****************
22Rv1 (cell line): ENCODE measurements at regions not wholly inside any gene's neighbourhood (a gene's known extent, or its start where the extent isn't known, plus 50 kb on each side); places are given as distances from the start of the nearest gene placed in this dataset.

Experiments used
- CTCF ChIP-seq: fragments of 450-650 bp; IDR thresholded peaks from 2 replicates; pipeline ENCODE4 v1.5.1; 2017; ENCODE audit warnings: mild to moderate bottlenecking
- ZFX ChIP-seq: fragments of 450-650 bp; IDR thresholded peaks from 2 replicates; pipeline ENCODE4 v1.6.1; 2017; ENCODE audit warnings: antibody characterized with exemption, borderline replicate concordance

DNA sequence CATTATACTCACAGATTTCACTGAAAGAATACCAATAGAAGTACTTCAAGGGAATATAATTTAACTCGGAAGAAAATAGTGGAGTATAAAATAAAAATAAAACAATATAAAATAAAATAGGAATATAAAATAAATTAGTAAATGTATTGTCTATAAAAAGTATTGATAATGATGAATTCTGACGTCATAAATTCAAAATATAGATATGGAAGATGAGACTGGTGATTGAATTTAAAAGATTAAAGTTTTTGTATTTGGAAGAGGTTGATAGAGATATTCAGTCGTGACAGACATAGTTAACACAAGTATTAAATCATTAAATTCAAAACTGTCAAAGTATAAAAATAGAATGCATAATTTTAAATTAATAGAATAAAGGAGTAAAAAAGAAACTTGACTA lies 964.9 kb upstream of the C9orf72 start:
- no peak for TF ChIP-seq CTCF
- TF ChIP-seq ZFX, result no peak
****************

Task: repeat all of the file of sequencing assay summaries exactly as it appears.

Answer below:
22Rv1 (cell line): ENCODE measurements at regions not wholly inside any gene's neighbourhood (a gene's known extent, or its start where the extent isn't known, plus 50 kb on each side); places are given as distances from the start of the nearest gene placed in this dataset.

Experiments used
- CTCF ChIP-seq: fragments of 450-650 bp; IDR thresholded peaks from 2 replicates; pipeline ENCODE4 v1.5.1; 2017; ENCODE audit warnings: mild to moderate bottlenecking
- ZFX ChIP-seq: fragments of 450-650 bp; IDR thresholded peaks from 2 replicates; pipeline ENCODE4 v1.6.1; 2017; ENCODE audit warnings: antibody characterized with exemption, borderline replicate concordance

DNA sequence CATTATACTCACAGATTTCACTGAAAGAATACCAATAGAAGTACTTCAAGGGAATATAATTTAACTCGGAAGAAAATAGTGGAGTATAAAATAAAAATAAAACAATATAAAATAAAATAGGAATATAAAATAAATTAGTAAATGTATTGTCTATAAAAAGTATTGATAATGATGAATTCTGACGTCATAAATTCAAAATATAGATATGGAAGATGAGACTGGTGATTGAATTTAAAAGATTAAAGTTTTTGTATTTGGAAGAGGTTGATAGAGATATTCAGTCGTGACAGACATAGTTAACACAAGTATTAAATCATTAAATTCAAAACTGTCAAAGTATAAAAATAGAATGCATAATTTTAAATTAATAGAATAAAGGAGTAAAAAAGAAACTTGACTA lies 964.9 kb upstream of the C9orf72 start:
- no peak for TF ChIP-seq CTCF
- TF ChIP-seq ZFX, result no peak